Review: We were very excited to see this one land the in store as we see the legendary LX ONE kick start his brand new label project 'Vantage Recordings' with an absolute womper alongside Killa P. The pair combine perfectly on 'Link Up', with LX ONE's dark, gritty instrumental structures allowing Killa P to run riot with his highly impactful patois flows. On remix duty, Icicle emerges from the shadows with a powerful techy reimagining of the original recording, layering his uniquely crispy neurotic sounds in the mix with serious power.
Review: Despite their incredibly consistent catalogue, it feels like Roska Kicks & Snares as an imprint has become even more special over the past year or so, with every new release levelling up the labels output. For their next selection, we see them welcome MOTU for a vibrant 8 track selection simply entitle 'Motu Collection', showcasing his quite frankly outstanding skillset, jam-packed with rhythmic gems left right and centre. From the wavy bass manoeuvres of 'Screwball' to the more carnival style drum work of 'Yeah Riddim' and stripped percussive magnificence of 'KCU', MOTU well and truly has UK funky covered. We also wanted to send a nod to the vocal collaborations on this one, as Nico Lindsay returns in fine from on 'Have To Know' alongside Killa P's electric performance on 'Tek Weh' and the mega collaborative flavours of 'Move', featuring PRM Project, DJ Polo, Roska & Blase Vanguard.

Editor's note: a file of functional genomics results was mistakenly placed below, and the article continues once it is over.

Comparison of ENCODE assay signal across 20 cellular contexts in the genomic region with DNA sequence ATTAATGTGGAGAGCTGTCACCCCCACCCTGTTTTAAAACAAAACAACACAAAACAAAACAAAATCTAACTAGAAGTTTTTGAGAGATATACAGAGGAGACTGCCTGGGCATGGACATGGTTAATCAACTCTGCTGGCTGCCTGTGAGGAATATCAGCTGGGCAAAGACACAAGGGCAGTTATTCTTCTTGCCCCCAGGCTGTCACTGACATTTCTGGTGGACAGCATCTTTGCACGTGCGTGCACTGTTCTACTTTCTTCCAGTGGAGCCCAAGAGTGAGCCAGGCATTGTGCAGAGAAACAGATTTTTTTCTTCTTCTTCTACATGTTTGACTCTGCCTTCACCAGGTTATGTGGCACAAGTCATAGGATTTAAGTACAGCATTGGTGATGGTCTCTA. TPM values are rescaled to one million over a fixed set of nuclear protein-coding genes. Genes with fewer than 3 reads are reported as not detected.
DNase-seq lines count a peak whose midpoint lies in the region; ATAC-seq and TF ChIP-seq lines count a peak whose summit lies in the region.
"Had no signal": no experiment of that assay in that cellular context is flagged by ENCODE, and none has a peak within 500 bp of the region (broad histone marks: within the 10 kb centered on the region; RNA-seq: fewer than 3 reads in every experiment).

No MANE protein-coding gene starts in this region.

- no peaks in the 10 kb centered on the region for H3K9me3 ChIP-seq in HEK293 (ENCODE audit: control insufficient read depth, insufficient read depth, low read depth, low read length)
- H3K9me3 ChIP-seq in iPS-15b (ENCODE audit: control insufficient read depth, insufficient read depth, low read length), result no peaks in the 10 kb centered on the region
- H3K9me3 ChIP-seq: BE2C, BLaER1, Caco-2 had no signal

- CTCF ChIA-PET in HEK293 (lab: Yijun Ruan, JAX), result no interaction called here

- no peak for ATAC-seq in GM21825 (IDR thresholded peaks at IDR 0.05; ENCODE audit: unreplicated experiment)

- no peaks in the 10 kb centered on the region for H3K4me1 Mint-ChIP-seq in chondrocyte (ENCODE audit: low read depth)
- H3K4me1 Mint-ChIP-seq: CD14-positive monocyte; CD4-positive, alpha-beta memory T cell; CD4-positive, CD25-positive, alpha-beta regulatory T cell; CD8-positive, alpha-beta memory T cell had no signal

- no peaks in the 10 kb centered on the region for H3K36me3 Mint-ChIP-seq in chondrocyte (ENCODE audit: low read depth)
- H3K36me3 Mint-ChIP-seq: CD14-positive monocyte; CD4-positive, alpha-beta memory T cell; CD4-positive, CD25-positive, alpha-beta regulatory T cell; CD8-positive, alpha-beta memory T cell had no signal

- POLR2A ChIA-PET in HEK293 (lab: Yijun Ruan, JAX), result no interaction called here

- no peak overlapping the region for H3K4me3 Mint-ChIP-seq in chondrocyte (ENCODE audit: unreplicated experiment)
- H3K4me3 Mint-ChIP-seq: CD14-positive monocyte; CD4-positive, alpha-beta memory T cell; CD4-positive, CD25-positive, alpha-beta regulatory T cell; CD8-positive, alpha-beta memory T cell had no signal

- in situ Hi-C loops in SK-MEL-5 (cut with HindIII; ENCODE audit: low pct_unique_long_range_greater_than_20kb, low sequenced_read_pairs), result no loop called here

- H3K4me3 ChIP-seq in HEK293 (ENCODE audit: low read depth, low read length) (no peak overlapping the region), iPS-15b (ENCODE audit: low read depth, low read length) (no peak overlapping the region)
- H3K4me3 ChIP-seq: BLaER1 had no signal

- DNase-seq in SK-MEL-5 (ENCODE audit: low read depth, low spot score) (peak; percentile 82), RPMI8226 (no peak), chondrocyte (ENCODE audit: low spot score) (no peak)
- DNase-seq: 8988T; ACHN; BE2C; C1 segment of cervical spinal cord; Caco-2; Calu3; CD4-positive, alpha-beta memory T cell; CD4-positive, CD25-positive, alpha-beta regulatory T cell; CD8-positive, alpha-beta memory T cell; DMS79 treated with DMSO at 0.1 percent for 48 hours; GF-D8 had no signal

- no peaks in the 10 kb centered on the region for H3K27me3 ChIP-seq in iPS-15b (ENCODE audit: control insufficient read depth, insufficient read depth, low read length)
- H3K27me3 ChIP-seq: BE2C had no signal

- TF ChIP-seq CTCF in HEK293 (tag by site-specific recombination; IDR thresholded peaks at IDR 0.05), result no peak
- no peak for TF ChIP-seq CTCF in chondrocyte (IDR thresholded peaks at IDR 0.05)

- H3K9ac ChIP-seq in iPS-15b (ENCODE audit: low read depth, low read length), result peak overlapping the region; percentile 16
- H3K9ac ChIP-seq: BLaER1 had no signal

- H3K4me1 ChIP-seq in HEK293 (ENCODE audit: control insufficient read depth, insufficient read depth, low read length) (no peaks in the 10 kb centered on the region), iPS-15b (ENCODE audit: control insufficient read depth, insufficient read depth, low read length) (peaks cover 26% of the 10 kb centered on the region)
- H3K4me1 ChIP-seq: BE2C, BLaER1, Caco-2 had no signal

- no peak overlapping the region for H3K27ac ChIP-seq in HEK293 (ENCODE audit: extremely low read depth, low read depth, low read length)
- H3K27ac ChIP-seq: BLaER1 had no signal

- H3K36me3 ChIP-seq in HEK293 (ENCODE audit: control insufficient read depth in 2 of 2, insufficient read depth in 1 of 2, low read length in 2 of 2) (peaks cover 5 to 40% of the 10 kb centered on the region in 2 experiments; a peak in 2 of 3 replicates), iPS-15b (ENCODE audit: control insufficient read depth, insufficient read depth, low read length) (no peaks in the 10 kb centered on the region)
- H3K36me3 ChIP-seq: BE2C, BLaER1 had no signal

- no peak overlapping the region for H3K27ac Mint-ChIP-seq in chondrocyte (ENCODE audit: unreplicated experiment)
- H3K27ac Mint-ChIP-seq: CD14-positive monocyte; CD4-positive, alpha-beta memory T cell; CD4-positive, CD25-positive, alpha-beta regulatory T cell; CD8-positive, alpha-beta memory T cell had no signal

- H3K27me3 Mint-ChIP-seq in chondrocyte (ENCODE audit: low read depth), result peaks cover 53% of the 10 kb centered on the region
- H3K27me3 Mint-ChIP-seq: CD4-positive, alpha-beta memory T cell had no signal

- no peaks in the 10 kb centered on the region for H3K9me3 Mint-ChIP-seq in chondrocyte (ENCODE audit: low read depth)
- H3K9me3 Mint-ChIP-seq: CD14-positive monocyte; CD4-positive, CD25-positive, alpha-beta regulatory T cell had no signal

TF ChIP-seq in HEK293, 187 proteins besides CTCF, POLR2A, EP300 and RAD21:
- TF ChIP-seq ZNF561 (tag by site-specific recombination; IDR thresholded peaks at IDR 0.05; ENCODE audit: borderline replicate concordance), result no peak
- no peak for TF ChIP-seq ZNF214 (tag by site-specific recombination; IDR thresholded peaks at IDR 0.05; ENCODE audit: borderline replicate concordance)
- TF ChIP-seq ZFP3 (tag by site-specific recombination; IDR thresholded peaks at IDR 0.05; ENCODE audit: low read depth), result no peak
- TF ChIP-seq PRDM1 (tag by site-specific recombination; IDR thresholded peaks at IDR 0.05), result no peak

Review: As a label, YosH has quite the reputation for delivering a stacked line up, and that couldn't be truer of this brand new remix compilation from label founders: FooR. They have assembled an incredible roster of remixers, including real heavyweights such as Notion, Original Sin and Jay Faded. The whole is an undeniable success, with Barely Royal's well thought out, bassy re-think of 'Fired Up' from FooR & MOAD being an initial stand out. Other major highlights include Soulecta's colourful UKG flip of 'Shine' and the wibbly wonders of Burt Cope's 'Right Through You' overhaul. Tasty stuff!
Review: Sentry have been a serious killer streak of late and this latest collaboration if most certainly a product of that. We see the legendary Youngsta link up with the rapid fire flows of Killa P and Long Range for a certified smash, taking the title 'Progress'. The link up is a match made in heaven, as Killa P and Long Range let loose a destructive display of rapid fire flows and rhythmic switch ups over the lethal reesey textures of Youngsta's flawless production. This one also comes complete with Youngsta's fantastic instrumental version, which despite the brilliance of the lead vocal, most certainly stands up as an instrumental project.